Image courtesy of Photoville & Felipe Jácome.
Free admission (all visitors, all hours)
Photoville NYC Hours
Thursday, September 12, 4 – 10 PM, Photoville NYC OPENS FREE to the Public (Press Invited to 4pm Tour)
Friday, September 13, 4 – 10 PM, Exhibitions & Night Time Programming with the New York Times
Saturday, September 14, 12 – 10 PM, Exhibitions, Talks , Workshops & Night Time Programming with the International Center for Photography
Sunday, September 15, 12 – 8 PM, Exhibitions, Talks, Workshops & Night Time Programming
Thursday, September 19, 4 – 10 PM, Education Day (9am – 6pm), Exhibitions & Night Time Programming with Waterkeepers Alliance
Friday, September 20, 4 – 10 PM, Exhibitions, Workshops & Night Time Programming with PBS’ Frontline
Saturday September 21, 12 – 10 PM, Exhibitions, Workshops & Night Time Programming with National Geographic
Sunday September 22, 12 – 8 PM, Exhibitions, Workshops plus Beer Garden
The 85 Exhibitions Presented in (and Outside of) 65+ Shipping Containers Will Include:
- Journalists Under Fire, a special exhibition at St. Ann’s Warehouse presenting work of visual journalists who have been killed in the line of duty, as well as those currently under threat, produced and curated in partnership by United Photo Industries and the Committee to Protect Journalists.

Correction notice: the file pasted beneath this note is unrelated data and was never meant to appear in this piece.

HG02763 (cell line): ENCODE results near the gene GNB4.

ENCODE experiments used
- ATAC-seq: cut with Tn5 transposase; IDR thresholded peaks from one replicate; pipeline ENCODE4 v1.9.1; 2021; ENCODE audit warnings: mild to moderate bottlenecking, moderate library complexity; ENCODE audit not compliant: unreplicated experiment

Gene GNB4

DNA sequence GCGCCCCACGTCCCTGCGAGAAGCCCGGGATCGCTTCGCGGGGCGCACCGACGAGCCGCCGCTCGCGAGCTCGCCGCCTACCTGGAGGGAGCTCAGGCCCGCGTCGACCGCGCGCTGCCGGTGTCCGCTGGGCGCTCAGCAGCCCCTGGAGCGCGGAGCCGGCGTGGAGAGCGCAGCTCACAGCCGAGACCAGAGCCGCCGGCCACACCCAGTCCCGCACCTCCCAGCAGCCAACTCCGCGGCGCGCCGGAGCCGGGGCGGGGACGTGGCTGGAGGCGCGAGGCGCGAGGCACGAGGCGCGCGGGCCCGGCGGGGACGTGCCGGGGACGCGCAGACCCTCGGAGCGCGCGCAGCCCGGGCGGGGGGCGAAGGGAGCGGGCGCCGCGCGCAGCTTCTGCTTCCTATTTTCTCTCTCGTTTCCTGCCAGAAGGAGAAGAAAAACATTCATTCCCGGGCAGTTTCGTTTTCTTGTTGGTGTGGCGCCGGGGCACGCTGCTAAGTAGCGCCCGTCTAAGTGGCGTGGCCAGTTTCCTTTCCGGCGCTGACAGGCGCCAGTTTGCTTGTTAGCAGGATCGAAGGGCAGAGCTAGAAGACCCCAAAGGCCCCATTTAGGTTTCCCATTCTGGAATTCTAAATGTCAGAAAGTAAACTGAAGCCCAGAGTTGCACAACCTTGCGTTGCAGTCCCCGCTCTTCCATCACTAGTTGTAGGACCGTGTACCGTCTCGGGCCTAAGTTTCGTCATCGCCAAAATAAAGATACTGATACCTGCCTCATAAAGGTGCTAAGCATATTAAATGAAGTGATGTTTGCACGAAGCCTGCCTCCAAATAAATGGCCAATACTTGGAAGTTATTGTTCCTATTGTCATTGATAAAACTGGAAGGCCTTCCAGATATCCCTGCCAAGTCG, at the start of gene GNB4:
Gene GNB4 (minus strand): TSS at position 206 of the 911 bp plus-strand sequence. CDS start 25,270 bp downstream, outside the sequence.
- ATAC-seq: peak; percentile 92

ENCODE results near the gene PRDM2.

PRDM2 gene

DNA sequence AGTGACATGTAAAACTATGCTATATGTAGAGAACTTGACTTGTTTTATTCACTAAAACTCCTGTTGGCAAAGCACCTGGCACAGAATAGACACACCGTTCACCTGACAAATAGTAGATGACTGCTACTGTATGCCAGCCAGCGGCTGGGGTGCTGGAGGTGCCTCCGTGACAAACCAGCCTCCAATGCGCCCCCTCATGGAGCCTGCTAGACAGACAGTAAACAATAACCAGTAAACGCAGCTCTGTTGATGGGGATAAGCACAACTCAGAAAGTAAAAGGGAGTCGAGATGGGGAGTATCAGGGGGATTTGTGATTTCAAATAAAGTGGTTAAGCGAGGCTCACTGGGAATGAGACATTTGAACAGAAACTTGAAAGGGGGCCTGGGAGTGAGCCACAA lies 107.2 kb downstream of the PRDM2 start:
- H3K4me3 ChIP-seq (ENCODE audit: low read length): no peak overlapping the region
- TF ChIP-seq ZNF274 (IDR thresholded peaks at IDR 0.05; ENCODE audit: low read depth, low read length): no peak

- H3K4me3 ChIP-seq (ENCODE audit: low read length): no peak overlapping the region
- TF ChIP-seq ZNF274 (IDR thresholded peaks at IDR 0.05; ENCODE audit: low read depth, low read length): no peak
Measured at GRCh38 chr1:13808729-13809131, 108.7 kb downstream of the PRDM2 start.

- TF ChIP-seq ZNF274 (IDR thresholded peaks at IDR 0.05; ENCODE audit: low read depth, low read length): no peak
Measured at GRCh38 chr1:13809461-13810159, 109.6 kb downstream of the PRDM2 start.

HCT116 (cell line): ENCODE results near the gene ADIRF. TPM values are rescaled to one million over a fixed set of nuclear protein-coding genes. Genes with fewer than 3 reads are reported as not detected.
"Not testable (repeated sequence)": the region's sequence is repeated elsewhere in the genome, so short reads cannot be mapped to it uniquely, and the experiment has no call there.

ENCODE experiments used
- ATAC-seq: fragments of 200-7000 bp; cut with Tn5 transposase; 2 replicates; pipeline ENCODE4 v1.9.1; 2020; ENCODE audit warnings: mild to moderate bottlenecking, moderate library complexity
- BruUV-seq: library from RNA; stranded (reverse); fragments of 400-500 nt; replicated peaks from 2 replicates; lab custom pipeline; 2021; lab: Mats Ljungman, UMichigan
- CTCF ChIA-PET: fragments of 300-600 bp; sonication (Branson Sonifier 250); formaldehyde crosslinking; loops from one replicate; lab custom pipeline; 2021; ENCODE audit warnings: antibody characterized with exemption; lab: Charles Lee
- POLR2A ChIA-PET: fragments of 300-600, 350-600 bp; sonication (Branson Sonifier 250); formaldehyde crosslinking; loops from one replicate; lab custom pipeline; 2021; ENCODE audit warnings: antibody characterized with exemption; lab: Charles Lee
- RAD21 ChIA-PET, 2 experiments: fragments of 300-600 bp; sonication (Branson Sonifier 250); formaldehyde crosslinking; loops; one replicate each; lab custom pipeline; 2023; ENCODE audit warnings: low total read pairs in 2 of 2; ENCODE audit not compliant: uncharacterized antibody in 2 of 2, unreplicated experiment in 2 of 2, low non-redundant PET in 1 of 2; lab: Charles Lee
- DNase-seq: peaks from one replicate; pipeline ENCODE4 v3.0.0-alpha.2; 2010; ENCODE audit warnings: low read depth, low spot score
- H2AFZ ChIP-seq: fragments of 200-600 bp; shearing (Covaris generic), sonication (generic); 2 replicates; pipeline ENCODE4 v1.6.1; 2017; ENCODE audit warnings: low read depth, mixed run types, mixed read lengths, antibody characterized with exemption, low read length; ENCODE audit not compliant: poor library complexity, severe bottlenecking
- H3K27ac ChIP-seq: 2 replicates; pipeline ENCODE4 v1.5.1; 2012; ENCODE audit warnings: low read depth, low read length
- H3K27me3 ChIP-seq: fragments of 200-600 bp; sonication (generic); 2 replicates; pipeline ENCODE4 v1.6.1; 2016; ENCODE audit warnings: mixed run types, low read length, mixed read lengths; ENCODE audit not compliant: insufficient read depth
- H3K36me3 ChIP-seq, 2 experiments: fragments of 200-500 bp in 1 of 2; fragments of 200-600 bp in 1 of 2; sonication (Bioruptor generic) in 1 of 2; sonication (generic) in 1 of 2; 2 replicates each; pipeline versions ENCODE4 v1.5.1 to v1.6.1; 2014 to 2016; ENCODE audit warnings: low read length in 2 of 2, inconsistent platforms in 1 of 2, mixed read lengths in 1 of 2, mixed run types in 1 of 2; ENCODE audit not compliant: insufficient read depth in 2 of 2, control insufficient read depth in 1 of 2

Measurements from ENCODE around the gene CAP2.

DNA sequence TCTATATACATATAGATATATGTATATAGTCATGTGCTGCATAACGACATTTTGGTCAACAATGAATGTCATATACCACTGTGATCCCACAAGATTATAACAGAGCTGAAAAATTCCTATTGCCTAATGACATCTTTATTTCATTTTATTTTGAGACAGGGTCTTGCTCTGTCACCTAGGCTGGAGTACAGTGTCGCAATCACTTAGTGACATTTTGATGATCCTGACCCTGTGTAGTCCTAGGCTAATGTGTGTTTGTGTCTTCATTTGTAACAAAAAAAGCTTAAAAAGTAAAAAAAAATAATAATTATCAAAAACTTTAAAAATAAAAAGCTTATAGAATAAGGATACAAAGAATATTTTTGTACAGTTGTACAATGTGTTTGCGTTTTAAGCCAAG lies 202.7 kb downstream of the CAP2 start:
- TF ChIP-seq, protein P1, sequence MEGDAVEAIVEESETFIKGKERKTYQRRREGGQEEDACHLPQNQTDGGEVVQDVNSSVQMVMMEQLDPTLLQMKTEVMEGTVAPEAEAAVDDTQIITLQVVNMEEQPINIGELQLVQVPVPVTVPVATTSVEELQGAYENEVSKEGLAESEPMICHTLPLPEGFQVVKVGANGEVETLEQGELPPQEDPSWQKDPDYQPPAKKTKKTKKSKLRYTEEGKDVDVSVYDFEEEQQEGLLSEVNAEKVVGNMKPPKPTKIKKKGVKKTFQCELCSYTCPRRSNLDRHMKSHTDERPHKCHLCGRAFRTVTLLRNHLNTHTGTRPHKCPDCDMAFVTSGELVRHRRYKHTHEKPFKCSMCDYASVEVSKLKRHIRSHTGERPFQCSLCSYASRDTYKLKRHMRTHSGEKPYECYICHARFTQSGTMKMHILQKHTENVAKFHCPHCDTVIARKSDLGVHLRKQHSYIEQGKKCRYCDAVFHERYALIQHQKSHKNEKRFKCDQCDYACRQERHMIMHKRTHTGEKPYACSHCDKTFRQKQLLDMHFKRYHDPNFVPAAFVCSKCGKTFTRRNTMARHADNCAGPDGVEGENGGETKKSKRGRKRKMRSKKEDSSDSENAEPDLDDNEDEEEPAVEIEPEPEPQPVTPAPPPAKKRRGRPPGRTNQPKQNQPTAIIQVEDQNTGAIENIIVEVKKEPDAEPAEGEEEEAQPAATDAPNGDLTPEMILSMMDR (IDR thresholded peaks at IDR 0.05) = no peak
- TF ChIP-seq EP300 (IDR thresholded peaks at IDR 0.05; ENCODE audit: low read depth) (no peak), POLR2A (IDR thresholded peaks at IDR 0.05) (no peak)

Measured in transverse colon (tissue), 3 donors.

- Of Love and War, showcasing award winning photographer Lynsey Addario’s breathtaking retrospective, comprising over 20 years documenting our complex world in all its inescapable chaos, conflict, and beauty.
- The Closet As Archive, featuring Dr. Deborah Willis, exploring the ways in which the concept of memory, beauty, and desire are essential to storytelling.
- Playboy Behind the Lens, celebrating Playboy’s legacy of championing groundbreaking visual art and their commitment to keep lending their platforms to artists of underrepresented identities.
- Perspectives, curated by legendary photographer Jamel Shabazz and featuring 14 photographers who are using the global language of photography to address social and political issues that are relevant to each of them. The object of the exhibition is to provoke thought, while creating a space where artists can come together in the spirit of unity, and a common love for photography.
- Waterkeepers Warriors, presented by Waterkeeper Alliance in partnership with Culture Trip, highlighting those who are fighting horrific acts of pollution and environmental injustice to protect every person’s right to clean water. Photographed by twenty Culture Trip photographers around the globe, with stories told by notable voices.
- The New York Times’ #thisis18, which aims to capture what life is like for 18-year-old girls across oceans and cultures. The project was shot entirely by other young women, ages 17 to 22. Curated by Jessica Bennett and Sandra Stevenson, this exhibition mark its New York premier.
- Redefining representation: The Women of the 116th Congress, presented by the New York Times, documenting the women of the 116th Congress. Like the work of Kehinde Wiley, who painted Barack Obama’s presidential portrait, these photographs evoke the imagery we are used to seeing in the halls of power, but place the people not previously seen as powerful starkly in the frames.